By Alan Scherstuhl
By Stephanie Zacharek
By Carolina Del Busto
By Amy Nicholson
By Simon Abrams
By Kevin Dilmore
By New Times
By Amy Nicholson
The flimsiest hustle in movie promotion today--one perpetrated by film festivals and their camp followers--is that independent movies are starved for mainstream attention. The truth is, they often have an open field in big-city media. Major studios are usually unable to deliver a finished print of a would-be blockbuster until two or three weeks before its opening--killing chances for coverage in New York-based glossy magazines, which have two- or three-month lead times. By contrast, independent or boutique company films that get a buzz going at festivals in the fall or winter can be garlanded with praise in the spring and summer, in publications ranging from Harper's Bazaar, GQ and Esquire to Details and Spin. If the moviemakers behind them are tall and photogenic, and act as well as write and direct--like John Sayles (whose latest, Men With Guns, just opened) or Edward Burns (an avowed Sayles fan, whose latest, No Looking Back, recently opened)--they may develop their own minicults of personality.
Whether these enterprising guys and their "offbeat" productions merely retread worn-out themes, assignment editors and art-house patrons never tire of hearing about filmmakers scraping up budgets that couldn't have paid for an Evian break on Titanic. By the time their films are released, they come equipped with halos, and viewers can get blinded by the light. In 1997, some of the best and most ambitious studio work, such as Steven Spielberg's Amistad and Jim Sheridan's The Boxer, couldn't score the critical kudos and admiring coverage awaiting Peter Cattaneo and The Full Monty. That affable, negligible movie rode waves of festival acclaim at places as different as Edinburgh and Turin, all the way to the Oscars.
In recent years, probably no indie tyro has had a bigger, longer lucky streak than that triple-threat Burns. His break came in 1995, when he won the Sundance Grand Jury Prize for his first movie, The Brothers McMullen. Watching this amateurish debut on opening night of the 1995 San Francisco Film Festival, I was astonished that it made any other festival's cut; when it went on to achieve a $10 million art-house success, I was floored. To me, Burns' sketch of Long Island Irish Catholic men with women trouble hardly registered as a movie. It played like a workshop production on a threadbare regional stage, and it was stultifyingly banal. Still, Burns was hailed for dialogue that at best could have fit into a high-toned sitcom: "Hey, I like being a pessimist--it makes it easier to deal with my inevitable failure." He followed McMullen in 1996 with She's the One, a variation on many of the same theatrical cliches: a good-looking poetic soul who's skittish about commitment (played in both pictures by Burns himself); a confused, straying husband; and the brotherly competition that sometimes goes into finding Ms. McRight.
Burns' backstage success story, about making McMullen while moonlighting from a job on Entertainment Tonight, was cheery and uplifting and all that. But the boost he got from his real-life rags-to-glad-rags tale trailed off with the release of She's the One and may vanish entirely with his new No Looking Back. About the only booster left to predict that it will prove him to be "more than a flash in the Sundance pan" is an anonymous capsule movie-reviewer in Premiere.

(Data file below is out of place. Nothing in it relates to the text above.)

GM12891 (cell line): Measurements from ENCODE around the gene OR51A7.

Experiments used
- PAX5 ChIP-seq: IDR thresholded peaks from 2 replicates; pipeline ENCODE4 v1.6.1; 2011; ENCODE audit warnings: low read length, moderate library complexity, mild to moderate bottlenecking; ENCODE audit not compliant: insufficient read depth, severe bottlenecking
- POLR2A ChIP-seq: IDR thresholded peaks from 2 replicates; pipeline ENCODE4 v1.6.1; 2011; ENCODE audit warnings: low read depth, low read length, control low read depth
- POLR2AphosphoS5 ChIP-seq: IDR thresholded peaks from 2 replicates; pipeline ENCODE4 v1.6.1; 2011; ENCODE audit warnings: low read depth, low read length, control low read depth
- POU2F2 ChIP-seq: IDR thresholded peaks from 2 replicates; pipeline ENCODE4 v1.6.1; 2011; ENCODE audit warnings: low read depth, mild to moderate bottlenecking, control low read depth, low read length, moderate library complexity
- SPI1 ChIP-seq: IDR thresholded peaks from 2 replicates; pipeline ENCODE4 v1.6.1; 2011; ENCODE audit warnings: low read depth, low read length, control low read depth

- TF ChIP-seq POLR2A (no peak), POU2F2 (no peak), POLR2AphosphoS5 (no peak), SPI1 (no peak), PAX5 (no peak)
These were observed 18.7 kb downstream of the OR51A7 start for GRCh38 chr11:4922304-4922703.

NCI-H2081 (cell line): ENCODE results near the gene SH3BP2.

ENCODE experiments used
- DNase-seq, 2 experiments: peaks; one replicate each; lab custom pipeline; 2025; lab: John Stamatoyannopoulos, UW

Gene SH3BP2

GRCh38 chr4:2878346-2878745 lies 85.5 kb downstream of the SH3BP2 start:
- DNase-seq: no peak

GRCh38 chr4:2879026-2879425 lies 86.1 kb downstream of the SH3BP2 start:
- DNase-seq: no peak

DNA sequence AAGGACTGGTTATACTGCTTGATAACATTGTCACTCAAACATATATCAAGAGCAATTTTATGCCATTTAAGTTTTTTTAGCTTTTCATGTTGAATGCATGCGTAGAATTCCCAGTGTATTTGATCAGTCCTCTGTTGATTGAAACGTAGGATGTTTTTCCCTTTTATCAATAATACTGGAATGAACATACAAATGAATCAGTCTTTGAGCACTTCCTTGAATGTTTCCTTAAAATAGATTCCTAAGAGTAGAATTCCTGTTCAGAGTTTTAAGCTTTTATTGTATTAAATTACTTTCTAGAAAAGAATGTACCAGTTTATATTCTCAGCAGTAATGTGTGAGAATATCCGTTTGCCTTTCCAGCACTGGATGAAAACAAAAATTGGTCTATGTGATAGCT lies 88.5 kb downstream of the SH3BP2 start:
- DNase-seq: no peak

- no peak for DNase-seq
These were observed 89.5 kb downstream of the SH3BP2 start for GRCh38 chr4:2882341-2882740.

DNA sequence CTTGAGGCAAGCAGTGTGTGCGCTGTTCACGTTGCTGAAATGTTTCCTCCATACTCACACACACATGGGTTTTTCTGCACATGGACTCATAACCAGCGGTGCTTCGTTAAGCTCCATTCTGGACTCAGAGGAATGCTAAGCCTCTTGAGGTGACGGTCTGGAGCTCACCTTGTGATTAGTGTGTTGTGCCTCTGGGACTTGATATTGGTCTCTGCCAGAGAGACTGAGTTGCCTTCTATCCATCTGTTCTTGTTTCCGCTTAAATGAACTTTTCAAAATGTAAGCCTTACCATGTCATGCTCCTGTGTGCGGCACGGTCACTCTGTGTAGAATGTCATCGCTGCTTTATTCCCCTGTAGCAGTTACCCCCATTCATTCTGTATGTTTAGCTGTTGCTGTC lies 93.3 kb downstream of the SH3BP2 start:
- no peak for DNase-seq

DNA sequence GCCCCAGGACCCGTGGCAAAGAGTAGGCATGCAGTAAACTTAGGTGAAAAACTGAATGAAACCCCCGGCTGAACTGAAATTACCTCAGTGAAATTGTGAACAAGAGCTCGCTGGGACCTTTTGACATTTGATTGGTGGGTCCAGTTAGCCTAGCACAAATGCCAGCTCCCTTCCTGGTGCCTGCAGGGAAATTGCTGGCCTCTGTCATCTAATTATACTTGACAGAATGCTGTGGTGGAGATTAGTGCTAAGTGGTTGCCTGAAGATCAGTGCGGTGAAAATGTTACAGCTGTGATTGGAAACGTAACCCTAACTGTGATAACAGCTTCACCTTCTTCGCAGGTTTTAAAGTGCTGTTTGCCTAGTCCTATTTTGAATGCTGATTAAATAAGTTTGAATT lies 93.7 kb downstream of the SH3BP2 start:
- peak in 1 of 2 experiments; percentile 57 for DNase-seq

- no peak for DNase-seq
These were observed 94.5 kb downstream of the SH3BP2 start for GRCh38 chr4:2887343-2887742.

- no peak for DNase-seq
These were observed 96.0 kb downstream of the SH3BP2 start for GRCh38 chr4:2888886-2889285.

No Looking Back has been touted as a stretch for Burns because it isn't romantic or comic, and because it is his first woman-centered film. Lauren Holly takes on the part that usually goes to Burns--the dissatisfied dreamer. Burns, instead, plays a handsome heel who hurt her once but wants her back. This is less a stretch than a contraction: The dregs of Burnsiana, done in drag.
At the start, Holly's character, Claudia, a 30-something waitress in her seaside working-class hometown (the movie was shot in Rockaway Beach, N.Y.), is on the marriage track with a steady fellow named Michael (Jon Bon Jovi). Then Burns, playing a feckless grease monkey named Charlie, returns from a stint in California and rouses her slumbering dreams of true love or rebellion or escape. Burns conceives Charlie as a sleazy small-town charmer who's as much of a potential millstone as the limited Michael; he'll do anything to manipulate Claudia back into his bed. We're meant to root for Claudia to see through both guys and stand on her own two feet. She is woman, hear her roar.
But Claudia is too vague and slippery to carry the weight of feminist heroinism. Like a prefeminist stereotype, she's a totally reactive personality; she defines herself only in opposition, whether to possessive men, conventional friends, a smart-mouthed, love-starved, stay-at-home sister (Connie Britton) or a long-suffering mother (Blythe Danner) who learns to accept that her husband has walked out on them for good. Of course, we're supposed to recognize that Claudia is most like her wandering dad. Unfortunately, Burns fails to devise scenes that would depict Claudia as a born rambler rather than a victim or a malcontent. She is woman, hear her whine. (And I do mean whine: Both Holly and Burns have slender, monotonous voices. You begin to hunger for the heartier tones of Bon Jovi or the throatier ones of Danner.) And setting up an off-screen father as the psychological key to Claudia is the dramatic equivalent of building a legal case on hearsay evidence.
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